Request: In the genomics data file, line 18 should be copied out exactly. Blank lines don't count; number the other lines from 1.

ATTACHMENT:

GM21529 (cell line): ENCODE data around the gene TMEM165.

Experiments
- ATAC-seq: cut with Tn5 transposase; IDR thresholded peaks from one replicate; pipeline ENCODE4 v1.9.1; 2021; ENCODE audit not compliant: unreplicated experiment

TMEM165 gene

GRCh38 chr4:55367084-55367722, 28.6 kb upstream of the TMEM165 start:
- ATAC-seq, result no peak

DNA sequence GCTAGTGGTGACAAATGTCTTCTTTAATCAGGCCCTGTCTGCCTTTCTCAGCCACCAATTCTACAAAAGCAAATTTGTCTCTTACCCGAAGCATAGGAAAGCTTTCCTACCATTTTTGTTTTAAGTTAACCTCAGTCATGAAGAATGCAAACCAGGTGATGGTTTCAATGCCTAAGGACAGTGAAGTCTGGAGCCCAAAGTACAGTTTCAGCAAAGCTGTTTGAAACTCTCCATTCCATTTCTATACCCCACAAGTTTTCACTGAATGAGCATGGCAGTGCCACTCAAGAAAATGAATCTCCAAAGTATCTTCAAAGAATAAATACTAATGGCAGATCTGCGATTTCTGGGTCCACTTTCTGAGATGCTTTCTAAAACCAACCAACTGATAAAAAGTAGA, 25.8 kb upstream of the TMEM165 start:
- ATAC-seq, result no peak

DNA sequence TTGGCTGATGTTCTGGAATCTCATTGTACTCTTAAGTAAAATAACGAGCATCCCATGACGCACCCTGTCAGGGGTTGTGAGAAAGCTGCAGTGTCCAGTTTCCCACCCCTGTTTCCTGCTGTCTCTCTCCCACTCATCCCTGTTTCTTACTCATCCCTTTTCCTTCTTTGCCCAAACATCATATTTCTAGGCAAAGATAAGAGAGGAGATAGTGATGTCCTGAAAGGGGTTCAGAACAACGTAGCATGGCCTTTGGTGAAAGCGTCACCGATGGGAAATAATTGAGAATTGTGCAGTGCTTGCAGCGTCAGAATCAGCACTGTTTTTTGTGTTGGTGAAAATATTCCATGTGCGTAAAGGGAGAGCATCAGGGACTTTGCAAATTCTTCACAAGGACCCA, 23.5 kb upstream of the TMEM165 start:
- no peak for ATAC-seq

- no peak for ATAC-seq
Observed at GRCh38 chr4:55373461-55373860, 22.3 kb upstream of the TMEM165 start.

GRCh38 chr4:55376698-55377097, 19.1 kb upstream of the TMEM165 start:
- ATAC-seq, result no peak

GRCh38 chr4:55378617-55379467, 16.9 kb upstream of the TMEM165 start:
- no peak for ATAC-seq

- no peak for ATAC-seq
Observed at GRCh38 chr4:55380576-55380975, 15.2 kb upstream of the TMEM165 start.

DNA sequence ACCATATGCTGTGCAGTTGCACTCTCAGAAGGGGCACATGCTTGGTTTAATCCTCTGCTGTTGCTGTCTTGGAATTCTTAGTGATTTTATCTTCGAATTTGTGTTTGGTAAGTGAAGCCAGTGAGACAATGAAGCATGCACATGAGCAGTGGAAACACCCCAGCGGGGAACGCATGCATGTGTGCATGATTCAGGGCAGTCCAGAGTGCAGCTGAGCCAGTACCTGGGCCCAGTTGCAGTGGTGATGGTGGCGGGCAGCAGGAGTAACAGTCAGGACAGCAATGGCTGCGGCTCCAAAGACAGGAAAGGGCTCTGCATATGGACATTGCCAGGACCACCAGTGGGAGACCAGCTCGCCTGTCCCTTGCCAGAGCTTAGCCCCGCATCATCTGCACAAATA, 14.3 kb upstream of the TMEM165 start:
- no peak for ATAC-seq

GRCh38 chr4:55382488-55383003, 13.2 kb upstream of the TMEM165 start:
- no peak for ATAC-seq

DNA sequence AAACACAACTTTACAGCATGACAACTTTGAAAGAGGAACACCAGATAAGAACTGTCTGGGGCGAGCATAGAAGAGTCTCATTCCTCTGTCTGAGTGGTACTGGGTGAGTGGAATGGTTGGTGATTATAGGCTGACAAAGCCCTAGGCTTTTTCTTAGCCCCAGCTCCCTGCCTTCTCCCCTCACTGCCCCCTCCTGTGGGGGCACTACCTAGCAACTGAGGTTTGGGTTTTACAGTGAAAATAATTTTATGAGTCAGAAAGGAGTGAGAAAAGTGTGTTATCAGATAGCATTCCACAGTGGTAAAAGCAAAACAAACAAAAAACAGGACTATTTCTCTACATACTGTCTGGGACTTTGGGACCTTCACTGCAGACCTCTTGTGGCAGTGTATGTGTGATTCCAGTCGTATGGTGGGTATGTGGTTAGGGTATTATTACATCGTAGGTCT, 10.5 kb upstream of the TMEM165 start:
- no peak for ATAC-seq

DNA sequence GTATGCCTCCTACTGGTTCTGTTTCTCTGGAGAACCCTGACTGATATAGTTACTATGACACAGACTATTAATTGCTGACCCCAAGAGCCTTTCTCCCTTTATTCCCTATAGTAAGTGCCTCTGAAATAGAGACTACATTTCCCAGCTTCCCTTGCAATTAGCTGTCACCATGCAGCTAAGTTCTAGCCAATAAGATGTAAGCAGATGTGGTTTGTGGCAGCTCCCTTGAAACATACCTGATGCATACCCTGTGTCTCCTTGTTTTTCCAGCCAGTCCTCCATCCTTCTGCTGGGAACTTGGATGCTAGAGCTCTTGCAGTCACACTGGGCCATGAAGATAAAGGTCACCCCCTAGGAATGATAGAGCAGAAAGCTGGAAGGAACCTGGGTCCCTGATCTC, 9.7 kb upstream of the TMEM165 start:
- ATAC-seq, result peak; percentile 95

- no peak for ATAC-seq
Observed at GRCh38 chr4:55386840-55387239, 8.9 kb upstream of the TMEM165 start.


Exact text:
Observed at GRCh38 chr4:55380576-55380975, 15.2 kb upstream of the TMEM165 start.